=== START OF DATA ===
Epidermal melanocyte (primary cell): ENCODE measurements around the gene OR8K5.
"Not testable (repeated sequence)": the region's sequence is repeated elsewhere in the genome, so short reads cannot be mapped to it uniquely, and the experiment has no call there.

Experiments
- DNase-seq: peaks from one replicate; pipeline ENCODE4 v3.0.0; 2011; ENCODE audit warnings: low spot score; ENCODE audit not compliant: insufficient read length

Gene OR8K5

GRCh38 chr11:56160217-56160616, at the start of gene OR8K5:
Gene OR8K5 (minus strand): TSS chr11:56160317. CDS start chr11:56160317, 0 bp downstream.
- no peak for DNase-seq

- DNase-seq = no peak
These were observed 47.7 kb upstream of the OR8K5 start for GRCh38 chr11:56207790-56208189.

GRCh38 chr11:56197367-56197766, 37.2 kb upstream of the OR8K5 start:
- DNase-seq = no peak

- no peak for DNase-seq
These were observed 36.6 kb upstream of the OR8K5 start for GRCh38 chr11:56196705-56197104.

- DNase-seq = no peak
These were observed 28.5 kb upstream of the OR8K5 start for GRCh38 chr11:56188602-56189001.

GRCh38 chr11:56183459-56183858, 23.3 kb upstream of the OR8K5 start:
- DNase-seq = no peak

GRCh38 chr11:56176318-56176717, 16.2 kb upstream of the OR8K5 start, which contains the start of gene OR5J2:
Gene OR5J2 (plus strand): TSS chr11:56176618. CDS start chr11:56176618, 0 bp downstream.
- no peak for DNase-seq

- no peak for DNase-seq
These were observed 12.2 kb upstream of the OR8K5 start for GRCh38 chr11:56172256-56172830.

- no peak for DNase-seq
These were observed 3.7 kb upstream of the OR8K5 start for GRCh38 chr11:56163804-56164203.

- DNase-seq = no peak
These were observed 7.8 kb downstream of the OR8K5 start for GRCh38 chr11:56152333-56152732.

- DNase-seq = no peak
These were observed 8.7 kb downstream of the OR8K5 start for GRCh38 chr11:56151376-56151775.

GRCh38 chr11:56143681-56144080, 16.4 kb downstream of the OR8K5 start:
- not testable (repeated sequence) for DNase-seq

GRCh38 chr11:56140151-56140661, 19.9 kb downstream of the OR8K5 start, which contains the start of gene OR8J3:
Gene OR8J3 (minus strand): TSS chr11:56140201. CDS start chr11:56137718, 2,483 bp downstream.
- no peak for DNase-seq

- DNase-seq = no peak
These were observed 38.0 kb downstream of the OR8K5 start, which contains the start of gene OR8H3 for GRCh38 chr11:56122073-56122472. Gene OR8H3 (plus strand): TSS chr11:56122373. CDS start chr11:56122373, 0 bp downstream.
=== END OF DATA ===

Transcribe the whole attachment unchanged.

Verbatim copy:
Epidermal melanocyte (primary cell): ENCODE measurements around the gene OR8K5.
"Not testable (repeated sequence)": the region's sequence is repeated elsewhere in the genome, so short reads cannot be mapped to it uniquely, and the experiment has no call there.

Experiments
- DNase-seq: peaks from one replicate; pipeline ENCODE4 v3.0.0; 2011; ENCODE audit warnings: low spot score; ENCODE audit not compliant: insufficient read length

Gene OR8K5

GRCh38 chr11:56160217-56160616, at the start of gene OR8K5:
Gene OR8K5 (minus strand): TSS chr11:56160317. CDS start chr11:56160317, 0 bp downstream.
- no peak for DNase-seq

- DNase-seq = no peak
These were observed 47.7 kb upstream of the OR8K5 start for GRCh38 chr11:56207790-56208189.

GRCh38 chr11:56197367-56197766, 37.2 kb upstream of the OR8K5 start:
- DNase-seq = no peak

- no peak for DNase-seq
These were observed 36.6 kb upstream of the OR8K5 start for GRCh38 chr11:56196705-56197104.

- DNase-seq = no peak
These were observed 28.5 kb upstream of the OR8K5 start for GRCh38 chr11:56188602-56189001.

GRCh38 chr11:56183459-56183858, 23.3 kb upstream of the OR8K5 start:
- DNase-seq = no peak

GRCh38 chr11:56176318-56176717, 16.2 kb upstream of the OR8K5 start, which contains the start of gene OR5J2:
Gene OR5J2 (plus strand): TSS chr11:56176618. CDS start chr11:56176618, 0 bp downstream.
- no peak for DNase-seq

- no peak for DNase-seq
These were observed 12.2 kb upstream of the OR8K5 start for GRCh38 chr11:56172256-56172830.

- no peak for DNase-seq
These were observed 3.7 kb upstream of the OR8K5 start for GRCh38 chr11:56163804-56164203.

- DNase-seq = no peak
These were observed 7.8 kb downstream of the OR8K5 start for GRCh38 chr11:56152333-56152732.

- DNase-seq = no peak
These were observed 8.7 kb downstream of the OR8K5 start for GRCh38 chr11:56151376-56151775.

GRCh38 chr11:56143681-56144080, 16.4 kb downstream of the OR8K5 start:
- not testable (repeated sequence) for DNase-seq

GRCh38 chr11:56140151-56140661, 19.9 kb downstream of the OR8K5 start, which contains the start of gene OR8J3:
Gene OR8J3 (minus strand): TSS chr11:56140201. CDS start chr11:56137718, 2,483 bp downstream.
- no peak for DNase-seq

- DNase-seq = no peak
These were observed 38.0 kb downstream of the OR8K5 start, which contains the start of gene OR8H3 for GRCh38 chr11:56122073-56122472. Gene OR8H3 (plus strand): TSS chr11:56122373. CDS start chr11:56122373, 0 bp downstream.